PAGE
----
Signing up for AT&T, Sprint, T-Mobile, or Verizon service is making a commitment to a network. MVNOs just sell access to one of the major networks with different services and plans that might work better for some people. Most of them ditch any sort of contract as well. Unless an MVNO is partially owned or operated by a specific carrier, it will have no specific commitment to any network.
With an MVNO, it can be possible to choose which network works best for you or use one that's compatible with the phone you already have. Keep in mind that if you roam a lot or see extended LTE popping up on your phone, you're using another carrier's network and you may lose service in these areas on an MVNO.
Just be sure to check the coverage map for each carrier before signing up.
Sprint and T-Mobile
In April 2020, T-Mobile completed its purchase of Sprint taking over all of its network assets. While this will undoubtedly have an eventual impact on MVNOs making use of either network, for the time being, there's no set timeline for major changes.
If you use an MVNO that uses both Sprint and T-Mobile, you will only have access to that one network. Some MVNOs have roaming agreements in place but you will still connect to the primary network if at all possible. The only exception is Google Fi.
Google Fi is unique in its ability to make use of three networks in the United States simultaneously with no input from the user. There has been a lot of work behind the scenes to make this work correctly and still only works on select phones. Still, if you need the coverage offered by Sprint, T-Mobile, and U.S. Cellular, Google Fi is your best bet as long as you're willing to use the right phone.
Many MVNOs allow you to choose, or choose for you, the best network for your area or phone. One of the main reasons is that people will be able to use nearly any phone they buy with at least one of the MVNO's SIM cards. This can be a huge benefit to someone trying to save money buying used phones that may not support as many networks as newer high-end phones.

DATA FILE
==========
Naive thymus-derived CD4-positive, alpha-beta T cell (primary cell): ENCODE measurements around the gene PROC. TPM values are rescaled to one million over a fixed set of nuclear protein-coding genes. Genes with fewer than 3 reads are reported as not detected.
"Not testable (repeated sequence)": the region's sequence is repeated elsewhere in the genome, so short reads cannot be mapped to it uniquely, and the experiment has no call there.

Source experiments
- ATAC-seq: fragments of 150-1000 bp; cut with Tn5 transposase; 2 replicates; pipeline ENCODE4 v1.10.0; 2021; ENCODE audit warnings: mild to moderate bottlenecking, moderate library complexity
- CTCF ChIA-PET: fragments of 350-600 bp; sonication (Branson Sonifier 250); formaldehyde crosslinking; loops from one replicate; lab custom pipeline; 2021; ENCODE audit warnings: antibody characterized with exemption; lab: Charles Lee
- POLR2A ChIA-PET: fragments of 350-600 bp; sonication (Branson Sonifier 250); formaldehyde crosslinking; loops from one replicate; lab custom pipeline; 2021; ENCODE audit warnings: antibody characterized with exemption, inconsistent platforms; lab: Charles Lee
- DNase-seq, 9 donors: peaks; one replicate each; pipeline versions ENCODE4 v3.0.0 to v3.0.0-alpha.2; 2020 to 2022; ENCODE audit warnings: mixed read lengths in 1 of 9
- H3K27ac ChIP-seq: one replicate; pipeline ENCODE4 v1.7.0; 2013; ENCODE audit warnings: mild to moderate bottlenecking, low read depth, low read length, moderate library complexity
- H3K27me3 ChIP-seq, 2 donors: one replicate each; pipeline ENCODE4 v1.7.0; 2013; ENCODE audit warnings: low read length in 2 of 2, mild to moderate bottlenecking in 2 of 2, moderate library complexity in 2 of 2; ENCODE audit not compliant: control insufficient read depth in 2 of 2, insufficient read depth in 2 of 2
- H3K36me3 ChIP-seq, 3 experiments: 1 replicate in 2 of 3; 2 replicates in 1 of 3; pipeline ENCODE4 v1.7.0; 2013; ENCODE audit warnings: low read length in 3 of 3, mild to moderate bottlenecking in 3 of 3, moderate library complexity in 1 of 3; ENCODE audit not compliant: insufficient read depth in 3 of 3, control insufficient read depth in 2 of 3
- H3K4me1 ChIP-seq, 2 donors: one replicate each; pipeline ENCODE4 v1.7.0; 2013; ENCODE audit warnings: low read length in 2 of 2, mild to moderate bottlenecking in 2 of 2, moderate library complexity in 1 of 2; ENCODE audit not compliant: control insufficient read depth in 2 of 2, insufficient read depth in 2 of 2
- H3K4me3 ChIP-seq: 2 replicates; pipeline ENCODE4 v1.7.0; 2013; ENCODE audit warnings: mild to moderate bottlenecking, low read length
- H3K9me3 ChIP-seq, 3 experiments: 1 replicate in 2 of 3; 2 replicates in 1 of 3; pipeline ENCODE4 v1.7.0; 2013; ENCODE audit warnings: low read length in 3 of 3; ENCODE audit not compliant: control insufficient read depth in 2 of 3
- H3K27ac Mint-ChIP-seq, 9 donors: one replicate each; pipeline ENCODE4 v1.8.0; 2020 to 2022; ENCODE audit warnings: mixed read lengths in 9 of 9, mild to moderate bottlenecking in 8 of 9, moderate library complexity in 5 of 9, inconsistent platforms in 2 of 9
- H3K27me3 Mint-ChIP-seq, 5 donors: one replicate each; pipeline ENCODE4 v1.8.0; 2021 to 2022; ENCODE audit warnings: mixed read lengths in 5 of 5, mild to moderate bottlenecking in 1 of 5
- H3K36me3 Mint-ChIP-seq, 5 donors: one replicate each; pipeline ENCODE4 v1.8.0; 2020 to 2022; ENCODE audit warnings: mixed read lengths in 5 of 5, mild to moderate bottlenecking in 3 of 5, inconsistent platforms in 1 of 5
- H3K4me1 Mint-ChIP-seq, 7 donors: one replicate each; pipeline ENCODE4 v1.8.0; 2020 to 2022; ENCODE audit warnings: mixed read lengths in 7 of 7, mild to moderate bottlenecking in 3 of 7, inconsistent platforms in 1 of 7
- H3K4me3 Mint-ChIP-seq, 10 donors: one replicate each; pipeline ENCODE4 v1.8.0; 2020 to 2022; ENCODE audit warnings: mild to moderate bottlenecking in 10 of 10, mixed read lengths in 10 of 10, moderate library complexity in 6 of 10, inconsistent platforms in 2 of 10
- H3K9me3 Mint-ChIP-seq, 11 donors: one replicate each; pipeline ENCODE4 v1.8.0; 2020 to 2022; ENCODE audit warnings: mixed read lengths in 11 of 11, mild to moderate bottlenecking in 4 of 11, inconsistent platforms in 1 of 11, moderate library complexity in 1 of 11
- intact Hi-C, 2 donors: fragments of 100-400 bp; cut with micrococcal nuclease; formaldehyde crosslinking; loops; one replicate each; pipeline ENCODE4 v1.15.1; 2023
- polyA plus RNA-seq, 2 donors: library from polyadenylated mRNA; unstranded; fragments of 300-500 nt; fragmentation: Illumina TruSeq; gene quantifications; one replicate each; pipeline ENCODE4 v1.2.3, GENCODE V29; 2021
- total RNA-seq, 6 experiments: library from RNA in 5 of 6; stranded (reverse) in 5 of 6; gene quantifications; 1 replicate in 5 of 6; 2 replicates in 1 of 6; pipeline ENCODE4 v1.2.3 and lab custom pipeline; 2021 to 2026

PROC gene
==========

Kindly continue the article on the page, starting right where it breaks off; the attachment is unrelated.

These are the carriers that have access to multiple networks.
|FreedomPop (opens in new tab)||✔️||✔️||❌||❌||❌|
|Net10 Wireless (opens in new tab)||✔️||✔️||✔️||✔️||❌|
|Red Pocket Mobile (opens in new tab)||✔️||✔️||✔️||✔️||❌|
|Republic Wireless (opens in new tab)||❌||✔️||✔️||❌||❌|
|Straight Talk (opens in new tab)||✔️||✔️||✔️||✔️||❌|
|Ting (opens in new tab)||❌||✔️||✔️||✔️||❌|
|TracFone (opens in new tab)||✔️||❌||✔️||✔️||❌|
|US Mobile (opens in new tab)||❌||❌||✔️||✔️||❌|
There are quite a few good options but keep in mind that you will need to make sure you check the coverage for the carrier you intend to use as well as phone compatibility. The most important factor is making sure a carrier has coverage where you need it to. Still, having the flexibility to use nearly any phone with a carrier can give you a ton of freedom and help you save a lot of money.
Unlocked with pure Android
The Pixel 3a from Google is an affordable unlocked phone from Google with pure Android and an excellent camera. It works with nearly any carrier so you can take it with you if you decide to switch.
When Samuel is not writing about networking or 5G at Android Central, he spends most of his time researching computer components and obsessing over what CPU goes into the ultimate Windows 98 computer. It's the Pentium 3.
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